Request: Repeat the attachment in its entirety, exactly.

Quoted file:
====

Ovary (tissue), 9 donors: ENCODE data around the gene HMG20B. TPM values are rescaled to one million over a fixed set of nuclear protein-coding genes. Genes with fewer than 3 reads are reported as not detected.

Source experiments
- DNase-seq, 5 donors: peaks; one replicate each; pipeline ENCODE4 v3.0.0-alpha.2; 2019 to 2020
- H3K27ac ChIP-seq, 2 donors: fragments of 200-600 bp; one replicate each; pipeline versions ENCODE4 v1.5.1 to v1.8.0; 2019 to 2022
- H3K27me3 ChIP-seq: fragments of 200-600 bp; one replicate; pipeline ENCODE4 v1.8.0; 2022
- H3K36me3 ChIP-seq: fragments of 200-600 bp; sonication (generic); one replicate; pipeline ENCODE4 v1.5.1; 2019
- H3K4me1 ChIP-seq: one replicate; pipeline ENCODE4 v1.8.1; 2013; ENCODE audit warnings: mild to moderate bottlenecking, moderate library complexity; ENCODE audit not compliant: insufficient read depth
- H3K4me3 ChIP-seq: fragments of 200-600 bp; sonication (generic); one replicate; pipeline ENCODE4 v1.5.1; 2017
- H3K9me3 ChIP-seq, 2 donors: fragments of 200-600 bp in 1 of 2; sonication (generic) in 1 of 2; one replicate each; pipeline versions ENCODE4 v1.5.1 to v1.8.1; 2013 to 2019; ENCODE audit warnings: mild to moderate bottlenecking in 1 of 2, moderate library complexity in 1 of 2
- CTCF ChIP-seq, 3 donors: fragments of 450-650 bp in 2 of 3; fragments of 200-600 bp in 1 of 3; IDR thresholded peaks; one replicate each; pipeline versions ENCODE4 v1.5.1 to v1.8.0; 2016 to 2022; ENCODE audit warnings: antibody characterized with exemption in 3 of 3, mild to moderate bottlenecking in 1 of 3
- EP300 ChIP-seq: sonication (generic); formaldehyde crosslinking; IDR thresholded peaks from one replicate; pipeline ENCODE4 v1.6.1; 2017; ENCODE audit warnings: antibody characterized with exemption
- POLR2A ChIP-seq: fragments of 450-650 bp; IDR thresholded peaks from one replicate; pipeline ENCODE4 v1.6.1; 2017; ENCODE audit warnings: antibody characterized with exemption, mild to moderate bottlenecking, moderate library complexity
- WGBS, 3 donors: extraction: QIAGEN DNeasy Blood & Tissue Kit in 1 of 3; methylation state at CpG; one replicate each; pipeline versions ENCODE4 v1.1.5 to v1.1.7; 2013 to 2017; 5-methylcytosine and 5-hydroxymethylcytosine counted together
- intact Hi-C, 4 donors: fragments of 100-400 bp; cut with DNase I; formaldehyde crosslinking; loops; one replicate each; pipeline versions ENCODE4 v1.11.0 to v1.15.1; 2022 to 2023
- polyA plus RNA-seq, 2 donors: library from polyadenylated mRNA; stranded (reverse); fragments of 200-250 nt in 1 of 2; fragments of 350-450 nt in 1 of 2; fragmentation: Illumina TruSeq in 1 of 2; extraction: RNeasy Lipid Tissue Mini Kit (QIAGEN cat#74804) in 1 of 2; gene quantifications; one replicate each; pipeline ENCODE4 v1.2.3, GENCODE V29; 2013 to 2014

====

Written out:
Ovary (tissue), 9 donors: ENCODE data around the gene HMG20B. TPM values are rescaled to one million over a fixed set of nuclear protein-coding genes. Genes with fewer than 3 reads are reported as not detected.

Source experiments
- DNase-seq, 5 donors: peaks; one replicate each; pipeline ENCODE4 v3.0.0-alpha.2; 2019 to 2020
- H3K27ac ChIP-seq, 2 donors: fragments of 200-600 bp; one replicate each; pipeline versions ENCODE4 v1.5.1 to v1.8.0; 2019 to 2022
- H3K27me3 ChIP-seq: fragments of 200-600 bp; one replicate; pipeline ENCODE4 v1.8.0; 2022
- H3K36me3 ChIP-seq: fragments of 200-600 bp; sonication (generic); one replicate; pipeline ENCODE4 v1.5.1; 2019
- H3K4me1 ChIP-seq: one replicate; pipeline ENCODE4 v1.8.1; 2013; ENCODE audit warnings: mild to moderate bottlenecking, moderate library complexity; ENCODE audit not compliant: insufficient read depth
- H3K4me3 ChIP-seq: fragments of 200-600 bp; sonication (generic); one replicate; pipeline ENCODE4 v1.5.1; 2017
- H3K9me3 ChIP-seq, 2 donors: fragments of 200-600 bp in 1 of 2; sonication (generic) in 1 of 2; one replicate each; pipeline versions ENCODE4 v1.5.1 to v1.8.1; 2013 to 2019; ENCODE audit warnings: mild to moderate bottlenecking in 1 of 2, moderate library complexity in 1 of 2
- CTCF ChIP-seq, 3 donors: fragments of 450-650 bp in 2 of 3; fragments of 200-600 bp in 1 of 3; IDR thresholded peaks; one replicate each; pipeline versions ENCODE4 v1.5.1 to v1.8.0; 2016 to 2022; ENCODE audit warnings: antibody characterized with exemption in 3 of 3, mild to moderate bottlenecking in 1 of 3
- EP300 ChIP-seq: sonication (generic); formaldehyde crosslinking; IDR thresholded peaks from one replicate; pipeline ENCODE4 v1.6.1; 2017; ENCODE audit warnings: antibody characterized with exemption
- POLR2A ChIP-seq: fragments of 450-650 bp; IDR thresholded peaks from one replicate; pipeline ENCODE4 v1.6.1; 2017; ENCODE audit warnings: antibody characterized with exemption, mild to moderate bottlenecking, moderate library complexity
- WGBS, 3 donors: extraction: QIAGEN DNeasy Blood & Tissue Kit in 1 of 3; methylation state at CpG; one replicate each; pipeline versions ENCODE4 v1.1.5 to v1.1.7; 2013 to 2017; 5-methylcytosine and 5-hydroxymethylcytosine counted together
- intact Hi-C, 4 donors: fragments of 100-400 bp; cut with DNase I; formaldehyde crosslinking; loops; one replicate each; pipeline versions ENCODE4 v1.11.0 to v1.15.1; 2022 to 2023
- polyA plus RNA-seq, 2 donors: library from polyadenylated mRNA; stranded (reverse); fragments of 200-250 nt in 1 of 2; fragments of 350-450 nt in 1 of 2; fragmentation: Illumina TruSeq in 1 of 2; extraction: RNeasy Lipid Tissue Mini Kit (QIAGEN cat#74804) in 1 of 2; gene quantifications; one replicate each; pipeline ENCODE4 v1.2.3, GENCODE V29; 2013 to 2014